StomachThe stomach is split into two chambers, both specialize in digesting specific food.
- Multi-purpose pouch
- Within the navel is a fold that gives access to the Puuko's pouch. The skin surrounding the pouch is elastic, allowing the creature to store food. Hormones released from the gonads may change the function of the pouch. During intercourse, the lining of the pouch may become enlarged as eggs are released for chance of pregnancy. If successful, the pouch will begin to function as a womb, leaving the opening sealed tight to protect the growing offspring inside.
- Capable of producing both eggs and sperm.
- The intestines absorb at least 90% of all water consumed.
Similar to birds, puuko expell waste from one orifice. Due to the excellent digestive tract they possess, puuko waste is a mixture of the few solids and fluids they have trouble digesting. Tending towards more tidy habits, puuko tend to go to the bathroom in specific areas and also cover their waste. It's easily absorbed back into the earth, giving scientists a hard time when searching for the more illusive species.
Head and Mouth
Puuko have large almond shaped eyes with large pupils. Their tongues are long, measuring up to 12 inches. Their teeth consist of incisors and canines, good for tearing off plant matter, and molars, to grind up the fibrous food.
Front and Back
Despite their somewhat dumpy appearance, Puuko are actually adept climbers with a tendency to go up trees or mountain sides depending upon their environment. Both their hands and feet have slight ridges in the skin to help grip onto various surfaces. While they're capable of doing so quickly, they tend to go slowly and carefully to avoid aggitating their navel, often using their somewhat prehensile tail for leverage and support.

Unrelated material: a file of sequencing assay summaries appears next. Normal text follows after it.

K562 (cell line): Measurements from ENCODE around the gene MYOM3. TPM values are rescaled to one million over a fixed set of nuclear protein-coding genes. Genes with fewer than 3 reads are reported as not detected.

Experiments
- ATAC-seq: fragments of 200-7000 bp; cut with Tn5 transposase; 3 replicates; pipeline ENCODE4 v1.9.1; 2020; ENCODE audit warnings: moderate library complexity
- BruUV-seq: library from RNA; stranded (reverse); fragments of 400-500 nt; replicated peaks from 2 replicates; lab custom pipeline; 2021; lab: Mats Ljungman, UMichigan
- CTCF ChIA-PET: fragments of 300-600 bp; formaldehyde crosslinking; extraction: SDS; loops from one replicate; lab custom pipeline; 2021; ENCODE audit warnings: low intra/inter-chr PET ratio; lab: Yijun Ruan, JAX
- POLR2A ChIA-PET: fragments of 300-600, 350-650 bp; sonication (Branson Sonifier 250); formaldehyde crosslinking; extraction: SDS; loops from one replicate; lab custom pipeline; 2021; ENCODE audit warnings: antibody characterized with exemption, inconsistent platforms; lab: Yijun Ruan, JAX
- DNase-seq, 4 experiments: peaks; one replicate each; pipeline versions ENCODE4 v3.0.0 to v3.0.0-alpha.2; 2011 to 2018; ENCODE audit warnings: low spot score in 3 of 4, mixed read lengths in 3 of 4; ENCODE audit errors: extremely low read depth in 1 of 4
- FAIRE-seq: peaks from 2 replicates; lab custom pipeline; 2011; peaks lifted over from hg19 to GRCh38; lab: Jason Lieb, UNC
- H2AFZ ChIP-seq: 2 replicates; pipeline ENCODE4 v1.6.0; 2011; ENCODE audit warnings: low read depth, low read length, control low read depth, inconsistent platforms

Puuko have particularly powerful upper stomachs capable of digesting a grand variety of plant matter and fungi, though the fluids they produce for digestion end up being specialized early in life. A puuko who enjoys bark from trees may have trouble with lighter vegetation or stranger things like mushrooms. There are a few flora that puuko will avoid no matter what. These toxic plants often ward puuko off, being the only regions or areas where puuko are scarce.
Meat is similar to vegetation in that what the puuko consumes early in life will heavily dictate what sorts of food the puuko can eat through it's life. Hardier red meats mean trouble with lighter meats like fish or birds. Young puuko don't tend to be very picky though, often searching for their favorite things to catch -or whatever feels the best going in-. Puuko will often slap possible meat sources to see if it may be dangerous. They tend to have a bit of trouble differentiating between different species of potential food and find this to be the easiest way to test things.